It is known that in 1353 bishop Johannes from Kamień (Cammin) bought the Polanów land, including the castle and the town of Sianów. The castle and the town constituted so-called pawned land. In 1372 Sianów was the property of the Duke Bogusław VI and Barnima V but from 1386 the ownership was passed to the Kamień diocese. In about 1400, the town was owned again by the dukes and came under the authority of dukes in Darłowo. During the period of Thirty Years’ War the town was seriously impoverished and in the following years its independence was strongly limited, especially after the death of Bogusłam XIV and incorporating (the annexation) of Pomerania by the Province of Brandenburg.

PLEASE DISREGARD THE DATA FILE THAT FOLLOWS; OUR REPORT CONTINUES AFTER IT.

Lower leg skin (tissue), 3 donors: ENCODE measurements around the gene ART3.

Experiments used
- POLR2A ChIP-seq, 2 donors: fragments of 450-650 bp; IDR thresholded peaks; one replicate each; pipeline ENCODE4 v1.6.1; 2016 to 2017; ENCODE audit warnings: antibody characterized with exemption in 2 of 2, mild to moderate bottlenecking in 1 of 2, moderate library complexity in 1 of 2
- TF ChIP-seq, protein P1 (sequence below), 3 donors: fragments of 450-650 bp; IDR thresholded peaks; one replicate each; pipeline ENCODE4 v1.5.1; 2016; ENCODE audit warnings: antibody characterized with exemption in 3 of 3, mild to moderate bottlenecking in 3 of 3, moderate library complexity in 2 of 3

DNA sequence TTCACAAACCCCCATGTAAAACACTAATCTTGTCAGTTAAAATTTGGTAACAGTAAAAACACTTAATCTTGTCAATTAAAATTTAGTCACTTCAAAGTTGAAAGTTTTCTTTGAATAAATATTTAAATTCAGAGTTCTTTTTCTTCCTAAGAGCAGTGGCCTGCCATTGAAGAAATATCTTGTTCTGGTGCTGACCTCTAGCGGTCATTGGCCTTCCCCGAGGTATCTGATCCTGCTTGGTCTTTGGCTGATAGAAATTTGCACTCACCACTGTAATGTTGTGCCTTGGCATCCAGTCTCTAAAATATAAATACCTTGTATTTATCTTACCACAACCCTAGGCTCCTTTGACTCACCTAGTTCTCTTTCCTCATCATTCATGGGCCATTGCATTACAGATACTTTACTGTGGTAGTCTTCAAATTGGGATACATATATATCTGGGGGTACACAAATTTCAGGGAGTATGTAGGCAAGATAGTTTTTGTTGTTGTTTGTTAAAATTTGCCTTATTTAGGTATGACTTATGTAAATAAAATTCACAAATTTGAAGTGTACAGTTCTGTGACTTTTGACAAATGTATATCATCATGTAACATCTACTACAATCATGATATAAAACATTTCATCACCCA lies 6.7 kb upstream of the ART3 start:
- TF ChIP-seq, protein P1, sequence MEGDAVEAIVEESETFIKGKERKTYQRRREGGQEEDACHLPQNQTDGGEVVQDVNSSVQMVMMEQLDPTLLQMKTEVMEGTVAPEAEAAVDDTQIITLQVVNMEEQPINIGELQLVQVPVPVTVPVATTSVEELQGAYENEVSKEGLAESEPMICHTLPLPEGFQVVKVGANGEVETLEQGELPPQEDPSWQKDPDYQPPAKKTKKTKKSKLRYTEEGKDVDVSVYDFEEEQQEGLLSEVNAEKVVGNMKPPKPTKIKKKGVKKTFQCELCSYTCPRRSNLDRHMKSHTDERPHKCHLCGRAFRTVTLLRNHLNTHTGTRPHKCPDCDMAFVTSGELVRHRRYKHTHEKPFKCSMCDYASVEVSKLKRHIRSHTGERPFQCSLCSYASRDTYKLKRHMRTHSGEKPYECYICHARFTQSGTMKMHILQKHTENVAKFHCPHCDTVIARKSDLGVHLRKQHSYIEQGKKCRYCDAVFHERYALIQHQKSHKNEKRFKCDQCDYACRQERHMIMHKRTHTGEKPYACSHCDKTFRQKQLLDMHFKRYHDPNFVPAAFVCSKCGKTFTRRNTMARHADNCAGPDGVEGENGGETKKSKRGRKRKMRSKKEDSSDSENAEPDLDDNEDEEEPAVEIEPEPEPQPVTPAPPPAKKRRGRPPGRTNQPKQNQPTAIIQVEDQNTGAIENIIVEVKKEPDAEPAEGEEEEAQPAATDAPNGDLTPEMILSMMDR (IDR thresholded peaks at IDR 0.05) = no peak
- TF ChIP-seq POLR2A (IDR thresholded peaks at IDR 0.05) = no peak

As a result of fights between the gentry and townsmen over  privileges, Sianów fell into a conflict with the national government of Pomerania in 1684 and was degraded to a town of secondary importance. The resolution of 5 June 1662 issued in Kołobrzeg confirmed the municipal rights of Sianów as being part of the Darłowo Castellan’s land but it was denied the judicial and voting rights. At that time the town struggled with financial difficulties. The income was mostly derived from sheep breeding and the animal fairs which took place three times a year. In about 1750, Sianów was one of the most important suppliers of sheep wool stored in Sławno. The crafts were developed to a much lesser extent, though. The Seven Years’ War, plagues and the marching of Napoleon’s army contributed to the fall of the town’s economy. However, in spite of serious damage and financial predicament in 1743 the town bought the lake situated between Skibno and Sianów and in 1780  built an urban mill, a lumber mill, an oil mill and a groats factory. A difficult economic situation was deepened by natural disasters, including the hurricanes which struck the town in 1800 and 1813.